Monday, November 17, 2003
Or, A nice quiet evening with some willowy British models
I'm finishing listening to the Medieval Baebes' latest, Mistletoe & Wine, which is surprisingly good. Once you stop expecting any type of authenticity from them, the Baebes sound so much better. There are a few newly reworked/wholly new tracks (including an adorable version of "L'amour de moi"), but most are taken from others of their recordings. The producers do some pretty amazing work just in laying down the tracks--the instruments are gorgeously recorded.
"Blow Northern Wind" disappointed me because I was hoping for something that would top John Fleagle's on World's Bliss. It didn't; it's repetitive and New-Age-sounding. Oh well. Even that track has its good points if I don't listen to the words. Overall there are some great sounds on this CD.
Tonight: enjoying sitting on my butt. I had the world's most perfectly-formed artichoke for dinner (will it surprise anyone to know it came from the new Wal-Mart south of where I live, and cost $1 less than the going rate around here for artichokes?), then updated the Northshield Choir webpage with MIDIs for the Yule Concert, then wrote some e-mail while listening to new CDs.
Next is Horizons, a Musical Journey, which I realize has about as generic a title as has ever been seen on a CD, but, well, it wasn't my decision, I just bought the thing--and for a darned good price, might I add. It's one of those classical compilation CDs that recording labels put out in order to showcase the "best" track from each of a whole pile of their other CDs. What I like about these is the sheer variety. Durufle to Hohvaness to Warlock to Dvorak to Tchaikovsky to Palestrina (in that order), and nice mix between orchestral, instrumental (guitar thus far) and choral pieces. All short enough that if you get bored by one piece, it's over and on to something else quickly.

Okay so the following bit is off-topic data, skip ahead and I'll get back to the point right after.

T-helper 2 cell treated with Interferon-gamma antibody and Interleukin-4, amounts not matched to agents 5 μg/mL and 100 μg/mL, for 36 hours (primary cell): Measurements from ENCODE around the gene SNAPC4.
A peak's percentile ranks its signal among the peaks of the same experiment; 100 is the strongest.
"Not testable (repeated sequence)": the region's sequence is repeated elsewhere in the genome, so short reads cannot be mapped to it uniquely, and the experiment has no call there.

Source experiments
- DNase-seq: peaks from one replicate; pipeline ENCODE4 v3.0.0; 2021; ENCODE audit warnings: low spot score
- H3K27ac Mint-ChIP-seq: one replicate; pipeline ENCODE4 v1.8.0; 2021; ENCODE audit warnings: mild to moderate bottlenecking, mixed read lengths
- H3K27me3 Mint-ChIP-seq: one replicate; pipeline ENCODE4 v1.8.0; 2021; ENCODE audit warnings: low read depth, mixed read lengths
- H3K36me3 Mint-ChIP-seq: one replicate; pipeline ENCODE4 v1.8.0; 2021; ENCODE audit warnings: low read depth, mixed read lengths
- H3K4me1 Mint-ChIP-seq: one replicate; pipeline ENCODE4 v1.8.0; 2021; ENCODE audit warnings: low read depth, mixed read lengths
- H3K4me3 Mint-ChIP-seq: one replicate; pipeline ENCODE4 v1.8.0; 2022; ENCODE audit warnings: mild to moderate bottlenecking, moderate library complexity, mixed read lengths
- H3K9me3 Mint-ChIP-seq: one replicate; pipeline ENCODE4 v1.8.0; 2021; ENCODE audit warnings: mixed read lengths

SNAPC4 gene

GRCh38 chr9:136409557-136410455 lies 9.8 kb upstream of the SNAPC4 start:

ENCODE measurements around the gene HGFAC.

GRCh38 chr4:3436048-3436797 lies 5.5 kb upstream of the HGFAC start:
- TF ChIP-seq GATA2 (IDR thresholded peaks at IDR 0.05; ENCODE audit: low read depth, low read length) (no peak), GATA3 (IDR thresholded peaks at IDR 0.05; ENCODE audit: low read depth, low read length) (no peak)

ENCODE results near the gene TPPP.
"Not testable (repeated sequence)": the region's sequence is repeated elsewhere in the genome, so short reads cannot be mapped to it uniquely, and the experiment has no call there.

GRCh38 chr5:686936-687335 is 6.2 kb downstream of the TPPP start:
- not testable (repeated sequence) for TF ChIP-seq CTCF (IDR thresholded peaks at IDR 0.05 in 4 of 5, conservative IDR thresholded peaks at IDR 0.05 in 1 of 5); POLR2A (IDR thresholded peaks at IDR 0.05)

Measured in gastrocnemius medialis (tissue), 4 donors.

Plus it's got the two best movements from Dvorak's Stabat Mater, which I sang in the UW Choral Union under Beverly Taylor during her first semester there, after I'd graduated from grad school. AND Bruckner's Os Justi. I'm liking this CD.
May I also say that I am really enjoying Philly Swirls, which I also bought at the Wal-Mart (man, they are going to hook me, I'm going to have to keep going back there just for the artichokes and the Philly Swirls!). They have popsicle-format products too, but I've been eating the sorbet cups and I like the variety/quality of flavors. These are not for purists (definitely artificial flavors, and copious artificial coloring), but have a wonderful consistency and a perfect size for snacks. The fat-free, dairy-free, cholesterol-free designation is not really what attracts me, but I suppose others might be interested. Basically they're sugar water, but ahh, what sugar water they are.
Thursday, November 13, 2003
Eat your words, or perhaps someone else's savior
Or, How to prove to yourself you have some bit of talent
When I wrote last night, I forgot to link to my newest scroll blank, which is a French bar-and-ivy thingy that turned out remarkably well, if I do say so myself. Probably the best I've done since scroll 5. I'm pleased.